We reviewed a series of 104 consecutive patients with relapsing-remitting MS (RRMS) (69) or NMO (35) treated with IFN-beta(1b) in the MS clinical center of a national hospital in Japan.
The relapse number in the RRMS patients significantly decreased within 1 year after IFN-beta(1b) treatment (p < 0.00001); however, that in the NMO patients did not show a significant decrease (p = 0.5601). The decrease in annualized relapse rates in each RRMS patient after treatment was significant (p < 0.01), but that in each NMO patient was not (p > 0.05). The change in Kurtzke's Expanded Disability Status Scale score 1 year after treatment was higher in the NMO patients than in the RRMS patients (p = 0.0225).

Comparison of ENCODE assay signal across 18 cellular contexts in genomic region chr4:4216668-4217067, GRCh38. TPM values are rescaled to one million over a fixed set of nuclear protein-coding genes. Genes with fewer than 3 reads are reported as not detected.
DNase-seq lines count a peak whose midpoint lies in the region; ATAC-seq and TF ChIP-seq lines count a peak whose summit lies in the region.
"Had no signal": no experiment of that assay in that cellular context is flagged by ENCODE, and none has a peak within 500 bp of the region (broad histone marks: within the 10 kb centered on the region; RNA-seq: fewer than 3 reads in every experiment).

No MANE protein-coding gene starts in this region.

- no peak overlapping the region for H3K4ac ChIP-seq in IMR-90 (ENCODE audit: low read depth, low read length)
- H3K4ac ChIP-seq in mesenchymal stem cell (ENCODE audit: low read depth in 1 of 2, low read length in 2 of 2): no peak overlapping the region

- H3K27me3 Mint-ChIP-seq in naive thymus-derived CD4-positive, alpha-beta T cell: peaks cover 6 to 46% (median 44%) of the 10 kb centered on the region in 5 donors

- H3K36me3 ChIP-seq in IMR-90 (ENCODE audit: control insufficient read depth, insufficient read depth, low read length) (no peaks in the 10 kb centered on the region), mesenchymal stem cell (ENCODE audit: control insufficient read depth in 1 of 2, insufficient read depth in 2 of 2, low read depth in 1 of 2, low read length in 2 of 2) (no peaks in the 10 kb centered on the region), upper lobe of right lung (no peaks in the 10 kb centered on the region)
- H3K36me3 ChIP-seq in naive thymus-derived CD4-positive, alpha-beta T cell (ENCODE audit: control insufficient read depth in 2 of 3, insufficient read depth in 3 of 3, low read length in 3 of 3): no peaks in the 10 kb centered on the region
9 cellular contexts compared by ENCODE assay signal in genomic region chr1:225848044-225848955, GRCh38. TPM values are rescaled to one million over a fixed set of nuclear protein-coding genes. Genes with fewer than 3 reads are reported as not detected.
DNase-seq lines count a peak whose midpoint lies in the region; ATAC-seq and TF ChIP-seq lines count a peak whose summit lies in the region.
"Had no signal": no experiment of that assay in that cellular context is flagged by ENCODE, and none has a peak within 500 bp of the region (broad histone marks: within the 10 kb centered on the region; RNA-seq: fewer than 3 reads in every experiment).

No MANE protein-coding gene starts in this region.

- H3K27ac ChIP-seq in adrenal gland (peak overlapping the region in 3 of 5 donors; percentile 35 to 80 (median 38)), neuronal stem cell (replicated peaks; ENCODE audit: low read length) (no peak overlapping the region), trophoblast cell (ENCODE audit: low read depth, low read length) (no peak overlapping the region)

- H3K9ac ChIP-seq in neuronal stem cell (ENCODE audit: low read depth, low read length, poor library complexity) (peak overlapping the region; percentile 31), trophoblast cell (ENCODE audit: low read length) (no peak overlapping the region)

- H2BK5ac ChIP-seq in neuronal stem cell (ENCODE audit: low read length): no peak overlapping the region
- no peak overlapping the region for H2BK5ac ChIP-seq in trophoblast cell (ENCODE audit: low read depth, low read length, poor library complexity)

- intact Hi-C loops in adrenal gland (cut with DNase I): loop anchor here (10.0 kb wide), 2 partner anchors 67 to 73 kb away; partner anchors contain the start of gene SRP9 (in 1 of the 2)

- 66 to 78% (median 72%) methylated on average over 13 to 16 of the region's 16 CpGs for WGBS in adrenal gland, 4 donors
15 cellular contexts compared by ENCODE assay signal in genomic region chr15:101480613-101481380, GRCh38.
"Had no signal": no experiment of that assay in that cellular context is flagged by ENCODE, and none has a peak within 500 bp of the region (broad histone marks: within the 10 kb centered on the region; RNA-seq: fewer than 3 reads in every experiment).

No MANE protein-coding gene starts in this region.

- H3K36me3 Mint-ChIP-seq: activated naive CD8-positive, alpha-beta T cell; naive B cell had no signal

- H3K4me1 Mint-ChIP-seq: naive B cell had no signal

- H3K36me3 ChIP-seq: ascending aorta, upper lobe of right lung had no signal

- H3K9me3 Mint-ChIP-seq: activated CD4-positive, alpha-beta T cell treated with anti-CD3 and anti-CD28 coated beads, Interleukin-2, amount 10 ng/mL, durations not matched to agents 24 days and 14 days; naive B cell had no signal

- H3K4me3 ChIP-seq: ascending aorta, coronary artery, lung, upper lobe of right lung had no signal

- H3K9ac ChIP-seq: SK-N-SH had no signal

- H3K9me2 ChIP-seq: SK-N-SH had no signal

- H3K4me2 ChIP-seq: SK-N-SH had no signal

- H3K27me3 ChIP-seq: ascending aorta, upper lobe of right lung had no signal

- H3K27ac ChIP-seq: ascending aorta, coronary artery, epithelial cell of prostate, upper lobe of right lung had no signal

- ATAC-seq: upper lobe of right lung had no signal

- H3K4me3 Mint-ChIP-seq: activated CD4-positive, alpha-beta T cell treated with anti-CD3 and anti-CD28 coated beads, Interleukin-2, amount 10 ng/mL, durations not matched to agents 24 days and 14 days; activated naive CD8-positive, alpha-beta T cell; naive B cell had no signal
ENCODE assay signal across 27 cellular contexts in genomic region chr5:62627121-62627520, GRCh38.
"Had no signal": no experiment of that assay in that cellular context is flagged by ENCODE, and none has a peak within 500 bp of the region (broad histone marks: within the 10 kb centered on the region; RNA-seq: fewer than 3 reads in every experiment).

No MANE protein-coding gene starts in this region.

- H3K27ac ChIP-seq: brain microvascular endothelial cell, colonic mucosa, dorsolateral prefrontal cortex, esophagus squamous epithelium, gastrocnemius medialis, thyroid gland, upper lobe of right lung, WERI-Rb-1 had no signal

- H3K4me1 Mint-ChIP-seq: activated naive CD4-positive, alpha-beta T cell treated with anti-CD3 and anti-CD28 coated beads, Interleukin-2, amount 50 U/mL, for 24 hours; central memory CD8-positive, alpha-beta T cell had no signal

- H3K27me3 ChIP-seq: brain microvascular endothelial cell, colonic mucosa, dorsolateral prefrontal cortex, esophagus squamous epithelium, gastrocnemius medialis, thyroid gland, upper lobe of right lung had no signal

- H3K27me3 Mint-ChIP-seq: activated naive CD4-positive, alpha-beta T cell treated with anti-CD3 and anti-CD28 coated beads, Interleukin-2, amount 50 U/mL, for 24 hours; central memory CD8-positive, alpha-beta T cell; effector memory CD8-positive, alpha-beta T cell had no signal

In NMO patients, IFN-beta(1b) treatment was not effective in reducing the relapse number and the disability progression.
European Neurology 01/2009; 62(3):167-70. · 1.36 Impact Factor
[Show abstract][Hide abstract] ABSTRACT: Anti-aquaporin 4 (AQP4) antibodies were found in patients with neuromyelitis optica (NMO) and Japanese optic-spinal multiple sclerosis (OSMS).
To review the clinical features and investigate anti-AQP4 antibodies of Japanese patients with multiple sclerosis (MS), with or without long spinal cord lesions (LCL).
Anti-AQP4 antibodies were examined in the sera of 128 consecutive Japanese patients by the immunofluorescence method using AQP4 transfected cells.